By Clifford Geertz
In a heavily saw research of 2 Indonesian cities, Clifford Geertz analyzes the method of monetary switch by way of humans and behaviour styles instead of source of revenue and creation. one of many infrequent empirical experiences of the earliest levels of the transition to fashionable fiscal development, "Peddlers and Princes" bargains very important proof and generalizations for the economist, the sociologist, and the South East Asia expert.
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Additional resources for Peddlers and Princes: Social Development and Economic Change in Two Indonesian Towns
The bazaar economy is traditional in the sense that its functioning is regulated by fixed customs of trade hallowed by centuries of continuous use, but not in the sense that it represents a system in which economic behavior is not very well differentiated from other sorts of social behavior. What the bazaar economy lacks is not elbow room but organization, not freedom but form. The Firm Type Economy: Toko and Perusahaan The exact nature of the task of innovation facing Modjokuto's would-be entrepreneurial class is conditioned, therefore, by two main determinants: the general character of the pasar as an eco- Economic Development in Modjokuto • 48 nomic institution, and the emerging form of post-Revolutionary urban society.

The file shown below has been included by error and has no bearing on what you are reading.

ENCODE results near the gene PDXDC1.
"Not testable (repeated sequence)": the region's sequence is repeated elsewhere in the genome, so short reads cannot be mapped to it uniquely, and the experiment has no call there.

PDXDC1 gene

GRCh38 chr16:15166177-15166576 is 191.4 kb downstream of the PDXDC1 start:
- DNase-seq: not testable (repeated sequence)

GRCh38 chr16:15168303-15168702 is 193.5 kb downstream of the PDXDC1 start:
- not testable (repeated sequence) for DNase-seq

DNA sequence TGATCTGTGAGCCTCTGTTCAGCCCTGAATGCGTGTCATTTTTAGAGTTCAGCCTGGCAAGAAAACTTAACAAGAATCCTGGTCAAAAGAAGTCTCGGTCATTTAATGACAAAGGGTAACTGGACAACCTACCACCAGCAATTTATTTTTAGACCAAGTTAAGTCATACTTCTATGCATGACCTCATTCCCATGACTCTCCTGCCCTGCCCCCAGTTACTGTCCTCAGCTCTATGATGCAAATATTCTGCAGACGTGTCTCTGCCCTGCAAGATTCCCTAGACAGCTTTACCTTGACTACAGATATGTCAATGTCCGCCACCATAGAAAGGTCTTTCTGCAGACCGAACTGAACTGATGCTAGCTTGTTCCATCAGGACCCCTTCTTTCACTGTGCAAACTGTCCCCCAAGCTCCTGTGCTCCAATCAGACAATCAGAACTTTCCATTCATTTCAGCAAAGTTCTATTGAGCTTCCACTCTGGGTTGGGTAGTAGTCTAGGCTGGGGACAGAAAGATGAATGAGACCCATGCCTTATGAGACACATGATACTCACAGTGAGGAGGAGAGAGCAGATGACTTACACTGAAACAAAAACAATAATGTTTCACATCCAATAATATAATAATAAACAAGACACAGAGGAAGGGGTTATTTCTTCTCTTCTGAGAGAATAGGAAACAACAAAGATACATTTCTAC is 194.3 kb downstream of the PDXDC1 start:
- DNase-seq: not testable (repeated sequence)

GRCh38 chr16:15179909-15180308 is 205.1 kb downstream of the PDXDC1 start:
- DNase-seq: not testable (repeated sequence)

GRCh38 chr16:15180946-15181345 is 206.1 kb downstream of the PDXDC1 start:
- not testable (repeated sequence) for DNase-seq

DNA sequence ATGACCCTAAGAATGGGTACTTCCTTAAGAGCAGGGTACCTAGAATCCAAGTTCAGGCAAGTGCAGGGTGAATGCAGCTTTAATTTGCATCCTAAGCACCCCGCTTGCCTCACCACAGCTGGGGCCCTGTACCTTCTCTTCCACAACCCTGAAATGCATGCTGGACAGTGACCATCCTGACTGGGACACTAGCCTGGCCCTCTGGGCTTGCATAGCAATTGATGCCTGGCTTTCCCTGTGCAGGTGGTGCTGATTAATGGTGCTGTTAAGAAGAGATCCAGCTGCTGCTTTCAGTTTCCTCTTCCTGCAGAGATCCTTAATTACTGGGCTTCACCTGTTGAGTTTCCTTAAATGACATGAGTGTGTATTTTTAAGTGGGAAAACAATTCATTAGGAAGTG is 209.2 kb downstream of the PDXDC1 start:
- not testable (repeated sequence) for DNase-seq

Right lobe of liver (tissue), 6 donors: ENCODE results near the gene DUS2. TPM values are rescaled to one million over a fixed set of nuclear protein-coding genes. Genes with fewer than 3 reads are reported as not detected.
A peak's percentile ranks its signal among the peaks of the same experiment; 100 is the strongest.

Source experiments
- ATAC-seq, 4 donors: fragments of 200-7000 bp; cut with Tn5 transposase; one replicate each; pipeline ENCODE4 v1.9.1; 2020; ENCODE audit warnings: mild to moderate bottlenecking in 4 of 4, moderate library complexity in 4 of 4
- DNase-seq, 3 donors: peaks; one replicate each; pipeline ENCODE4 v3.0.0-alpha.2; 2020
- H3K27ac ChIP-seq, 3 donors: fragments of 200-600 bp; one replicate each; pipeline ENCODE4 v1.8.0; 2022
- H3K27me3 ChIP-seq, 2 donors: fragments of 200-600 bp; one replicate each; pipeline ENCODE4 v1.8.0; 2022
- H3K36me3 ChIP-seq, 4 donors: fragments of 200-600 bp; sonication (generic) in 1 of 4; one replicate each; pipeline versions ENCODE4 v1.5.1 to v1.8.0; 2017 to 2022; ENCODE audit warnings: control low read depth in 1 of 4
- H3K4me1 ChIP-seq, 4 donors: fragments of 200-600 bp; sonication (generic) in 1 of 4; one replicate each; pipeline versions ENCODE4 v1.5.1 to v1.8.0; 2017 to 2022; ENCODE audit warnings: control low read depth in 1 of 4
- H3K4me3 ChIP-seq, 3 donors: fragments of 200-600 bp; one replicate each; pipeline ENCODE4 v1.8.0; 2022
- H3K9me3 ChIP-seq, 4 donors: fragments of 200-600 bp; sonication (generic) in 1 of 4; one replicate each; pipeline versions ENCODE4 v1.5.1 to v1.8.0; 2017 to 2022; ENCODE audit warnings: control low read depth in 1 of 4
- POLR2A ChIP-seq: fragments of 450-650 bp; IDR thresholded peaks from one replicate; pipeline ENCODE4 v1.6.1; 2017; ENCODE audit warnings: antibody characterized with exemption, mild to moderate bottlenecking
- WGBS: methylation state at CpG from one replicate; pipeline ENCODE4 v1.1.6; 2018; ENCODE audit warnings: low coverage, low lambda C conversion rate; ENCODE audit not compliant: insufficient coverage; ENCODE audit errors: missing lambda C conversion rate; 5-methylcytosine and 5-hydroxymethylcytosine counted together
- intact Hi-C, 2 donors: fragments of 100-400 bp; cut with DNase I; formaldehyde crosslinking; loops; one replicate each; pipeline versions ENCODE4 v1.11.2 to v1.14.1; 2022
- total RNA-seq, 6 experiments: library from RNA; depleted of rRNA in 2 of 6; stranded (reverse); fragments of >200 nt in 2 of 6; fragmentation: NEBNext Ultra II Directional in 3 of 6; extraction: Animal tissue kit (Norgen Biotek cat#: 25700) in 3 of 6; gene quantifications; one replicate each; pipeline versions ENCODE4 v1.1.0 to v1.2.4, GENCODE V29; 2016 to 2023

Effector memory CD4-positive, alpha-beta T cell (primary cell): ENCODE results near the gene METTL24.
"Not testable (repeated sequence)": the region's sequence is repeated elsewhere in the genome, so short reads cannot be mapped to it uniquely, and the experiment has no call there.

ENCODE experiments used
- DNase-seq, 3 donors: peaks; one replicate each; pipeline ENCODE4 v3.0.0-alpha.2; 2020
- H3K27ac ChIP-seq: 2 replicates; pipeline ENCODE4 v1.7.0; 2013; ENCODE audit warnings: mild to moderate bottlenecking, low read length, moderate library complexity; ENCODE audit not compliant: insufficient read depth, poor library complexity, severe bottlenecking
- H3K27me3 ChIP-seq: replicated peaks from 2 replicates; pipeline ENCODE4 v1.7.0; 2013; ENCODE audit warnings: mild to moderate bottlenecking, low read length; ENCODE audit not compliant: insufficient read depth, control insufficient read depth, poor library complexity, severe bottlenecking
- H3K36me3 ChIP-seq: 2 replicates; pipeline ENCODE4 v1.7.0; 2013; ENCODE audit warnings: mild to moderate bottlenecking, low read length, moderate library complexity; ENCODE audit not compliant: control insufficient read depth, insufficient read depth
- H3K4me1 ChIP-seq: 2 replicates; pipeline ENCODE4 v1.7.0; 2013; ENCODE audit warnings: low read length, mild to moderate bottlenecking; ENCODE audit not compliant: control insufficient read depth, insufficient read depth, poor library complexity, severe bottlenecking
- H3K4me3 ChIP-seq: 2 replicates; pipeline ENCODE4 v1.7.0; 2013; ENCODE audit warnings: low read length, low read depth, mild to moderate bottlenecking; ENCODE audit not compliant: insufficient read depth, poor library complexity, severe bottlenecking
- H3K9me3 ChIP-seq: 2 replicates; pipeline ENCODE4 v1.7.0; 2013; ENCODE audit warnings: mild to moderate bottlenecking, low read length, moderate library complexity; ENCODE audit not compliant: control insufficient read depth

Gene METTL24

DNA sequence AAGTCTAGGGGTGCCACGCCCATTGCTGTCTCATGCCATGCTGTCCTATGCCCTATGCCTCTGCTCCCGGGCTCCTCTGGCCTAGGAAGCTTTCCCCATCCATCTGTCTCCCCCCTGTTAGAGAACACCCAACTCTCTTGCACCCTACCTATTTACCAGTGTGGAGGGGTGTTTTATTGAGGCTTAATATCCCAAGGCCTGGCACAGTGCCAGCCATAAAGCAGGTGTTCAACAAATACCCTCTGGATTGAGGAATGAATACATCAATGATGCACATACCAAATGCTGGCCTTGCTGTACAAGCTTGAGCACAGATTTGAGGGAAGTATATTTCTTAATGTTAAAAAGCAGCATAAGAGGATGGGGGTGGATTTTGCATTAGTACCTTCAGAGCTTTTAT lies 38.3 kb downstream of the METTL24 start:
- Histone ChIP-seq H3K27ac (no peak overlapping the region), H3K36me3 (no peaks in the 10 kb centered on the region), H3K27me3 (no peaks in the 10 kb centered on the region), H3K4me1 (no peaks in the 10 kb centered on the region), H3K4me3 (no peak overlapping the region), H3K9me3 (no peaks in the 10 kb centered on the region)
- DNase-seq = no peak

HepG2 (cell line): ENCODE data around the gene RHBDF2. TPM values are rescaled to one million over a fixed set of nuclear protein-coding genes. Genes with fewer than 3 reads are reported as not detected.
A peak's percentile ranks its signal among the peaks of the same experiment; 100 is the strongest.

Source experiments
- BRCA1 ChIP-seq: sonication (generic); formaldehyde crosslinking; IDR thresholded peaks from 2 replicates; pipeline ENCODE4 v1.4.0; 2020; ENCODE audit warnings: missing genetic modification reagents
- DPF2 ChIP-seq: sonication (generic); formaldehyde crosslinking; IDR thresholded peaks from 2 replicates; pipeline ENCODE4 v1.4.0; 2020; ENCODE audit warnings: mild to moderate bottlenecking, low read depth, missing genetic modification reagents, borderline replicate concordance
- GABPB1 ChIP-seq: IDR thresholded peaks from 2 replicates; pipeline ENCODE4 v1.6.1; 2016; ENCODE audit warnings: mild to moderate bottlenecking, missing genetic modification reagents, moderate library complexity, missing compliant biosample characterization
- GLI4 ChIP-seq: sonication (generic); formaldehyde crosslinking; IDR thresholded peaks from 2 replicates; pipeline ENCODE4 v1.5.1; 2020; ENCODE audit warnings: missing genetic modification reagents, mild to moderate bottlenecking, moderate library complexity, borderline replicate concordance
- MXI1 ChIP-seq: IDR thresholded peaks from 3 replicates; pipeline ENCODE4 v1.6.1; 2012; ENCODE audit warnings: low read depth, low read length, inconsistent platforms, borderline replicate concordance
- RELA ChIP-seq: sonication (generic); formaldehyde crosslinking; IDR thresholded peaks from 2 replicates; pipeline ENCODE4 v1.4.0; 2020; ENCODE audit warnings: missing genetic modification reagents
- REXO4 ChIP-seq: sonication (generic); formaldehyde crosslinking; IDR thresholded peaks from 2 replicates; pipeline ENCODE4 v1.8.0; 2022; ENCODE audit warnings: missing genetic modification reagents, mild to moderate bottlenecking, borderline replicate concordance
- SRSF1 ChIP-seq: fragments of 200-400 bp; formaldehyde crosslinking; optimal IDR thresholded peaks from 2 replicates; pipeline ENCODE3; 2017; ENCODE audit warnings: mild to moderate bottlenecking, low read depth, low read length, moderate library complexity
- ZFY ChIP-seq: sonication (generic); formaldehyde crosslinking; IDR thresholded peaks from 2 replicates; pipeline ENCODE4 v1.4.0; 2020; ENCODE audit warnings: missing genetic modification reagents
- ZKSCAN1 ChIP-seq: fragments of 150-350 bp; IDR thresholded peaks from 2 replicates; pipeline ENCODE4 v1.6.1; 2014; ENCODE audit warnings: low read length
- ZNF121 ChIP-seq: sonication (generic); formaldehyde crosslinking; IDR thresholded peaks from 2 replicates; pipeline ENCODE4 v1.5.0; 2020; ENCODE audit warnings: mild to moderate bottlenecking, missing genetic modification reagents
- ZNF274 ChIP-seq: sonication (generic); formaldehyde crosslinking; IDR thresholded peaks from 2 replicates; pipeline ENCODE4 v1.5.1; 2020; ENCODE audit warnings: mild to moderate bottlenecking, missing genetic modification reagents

For example, if he receives Rp. 30 worth of cloth, he will pay back Rp. 15, leaving a Rp. 15 debt. He then may take Rp. 30 more cloth, paying half in cash, thus raising his total debt to Rp. 30 again. How much of this debt he will pay off after selling the cloth this time depends upon how the relationship is developing, but between Rp. 5 and Rp. 10 would be usual, thus reducing his debt to Rp. 20 or Rp. 25. In this way, the debt tends to revolve around Rp. 30, the first advance, being either a few rupiah less or a few more at all times.
As the peasant takes pride in his farming abilities and the civil servant in his executive talents, so the trader takes pride in his trading skills. Yet though both the peasant's plodding industriousness and the civil servant's subtle adeptness have had a secure pleace in the traditional Javanese value hierarchy, the trader's hardheaded shrewdness has had a much less secure one and the tendency on the part of the average man to despise the technics of commerce has always been very strong. In this sense, the Javanese too have tended to see the trader as standing "outside" the ethical order, even though the processes of trade are hedged around with very definite and explicit concepts of right and wrong, and the sanctions for enforcing these concepts are far from undeveloped or ineffectual.